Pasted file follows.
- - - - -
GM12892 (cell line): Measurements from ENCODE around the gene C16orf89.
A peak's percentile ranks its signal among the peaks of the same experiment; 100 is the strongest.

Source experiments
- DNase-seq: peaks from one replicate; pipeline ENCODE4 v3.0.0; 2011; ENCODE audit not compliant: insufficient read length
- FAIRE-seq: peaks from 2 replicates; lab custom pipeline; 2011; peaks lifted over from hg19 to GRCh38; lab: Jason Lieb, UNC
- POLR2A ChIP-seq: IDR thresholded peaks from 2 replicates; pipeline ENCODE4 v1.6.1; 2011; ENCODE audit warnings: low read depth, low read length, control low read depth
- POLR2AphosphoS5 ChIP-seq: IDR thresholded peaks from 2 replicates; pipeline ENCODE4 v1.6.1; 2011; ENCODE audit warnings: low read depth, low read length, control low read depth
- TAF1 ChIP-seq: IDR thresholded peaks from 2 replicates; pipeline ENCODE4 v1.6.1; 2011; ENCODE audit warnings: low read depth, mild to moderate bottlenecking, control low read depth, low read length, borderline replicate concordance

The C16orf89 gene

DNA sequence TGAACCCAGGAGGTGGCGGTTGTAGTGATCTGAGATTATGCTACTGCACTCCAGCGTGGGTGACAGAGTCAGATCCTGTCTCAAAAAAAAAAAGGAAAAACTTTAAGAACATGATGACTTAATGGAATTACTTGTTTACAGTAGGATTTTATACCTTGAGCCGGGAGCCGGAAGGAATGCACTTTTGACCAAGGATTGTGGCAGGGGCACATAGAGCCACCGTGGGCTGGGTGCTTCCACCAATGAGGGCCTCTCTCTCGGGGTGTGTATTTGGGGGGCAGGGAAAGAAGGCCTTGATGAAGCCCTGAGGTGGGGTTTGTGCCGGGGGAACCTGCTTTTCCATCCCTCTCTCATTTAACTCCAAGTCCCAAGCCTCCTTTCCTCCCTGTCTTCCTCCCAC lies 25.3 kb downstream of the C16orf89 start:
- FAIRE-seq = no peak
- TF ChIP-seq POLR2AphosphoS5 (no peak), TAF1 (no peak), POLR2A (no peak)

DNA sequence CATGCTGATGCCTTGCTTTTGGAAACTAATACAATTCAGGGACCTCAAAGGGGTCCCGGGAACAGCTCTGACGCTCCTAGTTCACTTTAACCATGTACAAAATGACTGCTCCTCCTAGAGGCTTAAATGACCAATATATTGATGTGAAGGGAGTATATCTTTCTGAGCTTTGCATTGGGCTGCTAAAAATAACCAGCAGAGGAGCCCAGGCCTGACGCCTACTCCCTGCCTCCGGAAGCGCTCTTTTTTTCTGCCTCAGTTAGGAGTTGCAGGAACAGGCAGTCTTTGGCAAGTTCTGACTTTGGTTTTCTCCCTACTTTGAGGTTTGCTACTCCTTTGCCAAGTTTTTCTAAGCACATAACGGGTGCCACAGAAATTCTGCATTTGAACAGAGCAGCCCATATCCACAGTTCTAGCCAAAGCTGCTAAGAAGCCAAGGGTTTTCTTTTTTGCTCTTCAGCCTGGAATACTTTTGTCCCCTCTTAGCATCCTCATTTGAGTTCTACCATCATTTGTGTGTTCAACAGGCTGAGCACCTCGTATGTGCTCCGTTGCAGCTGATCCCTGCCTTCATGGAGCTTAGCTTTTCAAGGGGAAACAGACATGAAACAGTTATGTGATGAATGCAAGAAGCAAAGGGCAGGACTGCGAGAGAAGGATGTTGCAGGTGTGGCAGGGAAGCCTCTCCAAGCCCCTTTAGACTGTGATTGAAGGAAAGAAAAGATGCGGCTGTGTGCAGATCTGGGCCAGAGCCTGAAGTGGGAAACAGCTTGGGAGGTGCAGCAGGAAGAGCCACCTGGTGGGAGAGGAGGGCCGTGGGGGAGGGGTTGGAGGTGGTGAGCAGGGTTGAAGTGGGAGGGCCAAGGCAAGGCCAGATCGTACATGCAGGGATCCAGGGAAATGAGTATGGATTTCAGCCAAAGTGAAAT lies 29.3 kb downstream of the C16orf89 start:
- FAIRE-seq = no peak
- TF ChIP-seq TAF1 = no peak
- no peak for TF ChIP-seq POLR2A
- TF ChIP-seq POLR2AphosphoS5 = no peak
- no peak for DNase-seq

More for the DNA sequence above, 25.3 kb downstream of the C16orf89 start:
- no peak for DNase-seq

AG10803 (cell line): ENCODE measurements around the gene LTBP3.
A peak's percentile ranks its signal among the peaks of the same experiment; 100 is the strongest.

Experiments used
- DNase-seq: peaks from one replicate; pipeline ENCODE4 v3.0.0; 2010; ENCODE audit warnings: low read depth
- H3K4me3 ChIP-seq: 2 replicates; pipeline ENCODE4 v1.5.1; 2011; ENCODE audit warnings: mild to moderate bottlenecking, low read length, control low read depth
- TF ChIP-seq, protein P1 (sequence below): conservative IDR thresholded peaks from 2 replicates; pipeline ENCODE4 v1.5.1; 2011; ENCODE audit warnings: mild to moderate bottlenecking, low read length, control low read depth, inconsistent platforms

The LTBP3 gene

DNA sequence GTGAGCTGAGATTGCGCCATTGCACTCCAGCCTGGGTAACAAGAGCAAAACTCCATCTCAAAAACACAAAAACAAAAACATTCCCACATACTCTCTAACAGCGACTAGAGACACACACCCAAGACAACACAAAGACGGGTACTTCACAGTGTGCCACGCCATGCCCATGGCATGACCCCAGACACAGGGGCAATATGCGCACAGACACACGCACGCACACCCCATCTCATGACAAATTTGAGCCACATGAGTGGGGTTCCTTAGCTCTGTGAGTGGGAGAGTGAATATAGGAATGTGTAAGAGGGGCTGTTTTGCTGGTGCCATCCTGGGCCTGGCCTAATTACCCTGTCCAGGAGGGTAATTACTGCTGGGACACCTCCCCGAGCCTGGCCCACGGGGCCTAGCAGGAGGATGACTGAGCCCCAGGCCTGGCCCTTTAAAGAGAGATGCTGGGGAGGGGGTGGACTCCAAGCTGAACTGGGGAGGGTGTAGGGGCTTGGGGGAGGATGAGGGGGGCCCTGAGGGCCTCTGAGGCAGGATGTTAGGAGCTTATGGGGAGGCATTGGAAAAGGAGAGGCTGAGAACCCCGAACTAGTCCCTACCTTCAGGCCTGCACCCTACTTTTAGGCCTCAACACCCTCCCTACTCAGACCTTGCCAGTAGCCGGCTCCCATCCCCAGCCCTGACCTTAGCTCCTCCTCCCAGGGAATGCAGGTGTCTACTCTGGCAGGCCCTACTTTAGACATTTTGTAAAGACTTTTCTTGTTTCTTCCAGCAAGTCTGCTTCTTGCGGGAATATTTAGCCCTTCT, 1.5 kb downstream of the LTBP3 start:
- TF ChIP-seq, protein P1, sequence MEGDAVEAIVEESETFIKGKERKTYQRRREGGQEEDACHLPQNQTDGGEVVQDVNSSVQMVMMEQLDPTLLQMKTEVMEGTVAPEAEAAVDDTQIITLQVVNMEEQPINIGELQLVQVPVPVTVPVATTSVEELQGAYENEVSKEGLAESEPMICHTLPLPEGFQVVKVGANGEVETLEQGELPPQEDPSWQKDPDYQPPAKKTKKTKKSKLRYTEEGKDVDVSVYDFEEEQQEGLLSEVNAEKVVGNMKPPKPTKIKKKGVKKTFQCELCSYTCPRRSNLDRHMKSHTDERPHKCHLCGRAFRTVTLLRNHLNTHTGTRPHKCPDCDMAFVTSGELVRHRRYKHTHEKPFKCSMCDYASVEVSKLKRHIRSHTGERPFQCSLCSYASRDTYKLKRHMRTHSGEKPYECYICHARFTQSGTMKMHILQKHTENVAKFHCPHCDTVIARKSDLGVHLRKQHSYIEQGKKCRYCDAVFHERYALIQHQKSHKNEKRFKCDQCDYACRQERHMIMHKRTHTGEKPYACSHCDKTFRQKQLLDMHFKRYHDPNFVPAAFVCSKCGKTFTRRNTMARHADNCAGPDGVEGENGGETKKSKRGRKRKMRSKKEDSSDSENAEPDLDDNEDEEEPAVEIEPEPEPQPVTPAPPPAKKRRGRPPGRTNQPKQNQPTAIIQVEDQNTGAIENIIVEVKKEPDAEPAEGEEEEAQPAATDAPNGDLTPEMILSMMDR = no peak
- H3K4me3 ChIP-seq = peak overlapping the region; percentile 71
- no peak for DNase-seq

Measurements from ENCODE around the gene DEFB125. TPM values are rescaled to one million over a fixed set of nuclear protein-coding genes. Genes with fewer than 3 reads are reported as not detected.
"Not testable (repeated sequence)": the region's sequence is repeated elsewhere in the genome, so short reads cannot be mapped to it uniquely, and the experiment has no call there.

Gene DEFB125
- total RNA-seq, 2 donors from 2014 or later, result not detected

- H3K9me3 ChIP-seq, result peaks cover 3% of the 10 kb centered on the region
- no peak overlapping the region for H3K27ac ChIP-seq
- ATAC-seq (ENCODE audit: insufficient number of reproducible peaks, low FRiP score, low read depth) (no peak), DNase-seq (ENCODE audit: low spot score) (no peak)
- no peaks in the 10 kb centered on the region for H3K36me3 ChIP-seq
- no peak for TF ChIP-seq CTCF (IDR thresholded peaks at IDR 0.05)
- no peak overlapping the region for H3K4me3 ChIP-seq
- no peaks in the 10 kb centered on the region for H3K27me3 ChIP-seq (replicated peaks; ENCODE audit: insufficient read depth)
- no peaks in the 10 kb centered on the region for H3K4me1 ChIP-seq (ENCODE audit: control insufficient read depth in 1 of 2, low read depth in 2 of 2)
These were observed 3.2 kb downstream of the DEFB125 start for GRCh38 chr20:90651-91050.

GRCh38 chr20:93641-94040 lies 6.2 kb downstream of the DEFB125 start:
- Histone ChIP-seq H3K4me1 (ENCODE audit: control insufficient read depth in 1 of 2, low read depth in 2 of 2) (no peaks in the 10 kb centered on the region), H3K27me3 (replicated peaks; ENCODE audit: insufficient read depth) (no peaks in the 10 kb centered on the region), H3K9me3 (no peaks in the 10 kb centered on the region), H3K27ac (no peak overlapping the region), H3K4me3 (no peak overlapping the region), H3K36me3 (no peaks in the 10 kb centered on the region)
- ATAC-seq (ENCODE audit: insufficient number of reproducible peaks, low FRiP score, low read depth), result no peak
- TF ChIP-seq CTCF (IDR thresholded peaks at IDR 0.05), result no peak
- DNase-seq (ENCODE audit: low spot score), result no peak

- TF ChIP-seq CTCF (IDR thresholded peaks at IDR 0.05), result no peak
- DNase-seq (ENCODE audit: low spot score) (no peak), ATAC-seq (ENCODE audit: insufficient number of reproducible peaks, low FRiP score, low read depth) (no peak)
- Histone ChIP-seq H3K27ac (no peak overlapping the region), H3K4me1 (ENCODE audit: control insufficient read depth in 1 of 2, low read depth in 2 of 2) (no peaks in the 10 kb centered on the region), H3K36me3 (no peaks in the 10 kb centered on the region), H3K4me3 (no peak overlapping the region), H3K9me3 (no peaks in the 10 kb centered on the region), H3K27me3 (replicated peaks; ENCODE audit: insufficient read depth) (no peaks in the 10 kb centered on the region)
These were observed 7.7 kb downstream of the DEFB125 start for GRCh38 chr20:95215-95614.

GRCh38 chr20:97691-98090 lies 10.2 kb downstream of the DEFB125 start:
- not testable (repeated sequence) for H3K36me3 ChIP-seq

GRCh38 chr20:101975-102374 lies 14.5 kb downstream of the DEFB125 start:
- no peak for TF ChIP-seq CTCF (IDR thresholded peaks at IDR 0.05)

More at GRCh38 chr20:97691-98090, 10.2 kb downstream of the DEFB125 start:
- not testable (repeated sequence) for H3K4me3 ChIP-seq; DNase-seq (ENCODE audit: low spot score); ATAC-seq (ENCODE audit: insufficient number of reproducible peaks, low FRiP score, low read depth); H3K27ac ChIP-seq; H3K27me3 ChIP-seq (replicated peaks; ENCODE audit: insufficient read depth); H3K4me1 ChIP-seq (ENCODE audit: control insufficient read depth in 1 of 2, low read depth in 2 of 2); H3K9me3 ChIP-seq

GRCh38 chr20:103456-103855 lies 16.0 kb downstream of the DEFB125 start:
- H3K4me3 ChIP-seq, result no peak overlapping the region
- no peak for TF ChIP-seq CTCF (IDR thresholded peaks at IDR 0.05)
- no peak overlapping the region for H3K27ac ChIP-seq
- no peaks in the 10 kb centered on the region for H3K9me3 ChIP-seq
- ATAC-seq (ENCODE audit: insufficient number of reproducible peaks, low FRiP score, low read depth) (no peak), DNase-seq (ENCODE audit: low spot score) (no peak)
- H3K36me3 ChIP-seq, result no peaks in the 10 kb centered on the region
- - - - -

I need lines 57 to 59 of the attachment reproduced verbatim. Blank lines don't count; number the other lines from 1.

- no peak for TF ChIP-seq CTCF (IDR thresholded peaks at IDR 0.05)

More at GRCh38 chr20:97691-98090, 10.2 kb downstream of the DEFB125 start:
- not testable (repeated sequence) for H3K4me3 ChIP-seq; DNase-seq (ENCODE audit: low spot score); ATAC-seq (ENCODE audit: insufficient number of reproducible peaks, low FRiP score, low read depth); H3K27ac ChIP-seq; H3K27me3 ChIP-seq (replicated peaks; ENCODE audit: insufficient read depth); H3K4me1 ChIP-seq (ENCODE audit: control insufficient read depth in 1 of 2, low read depth in 2 of 2); H3K9me3 ChIP-seq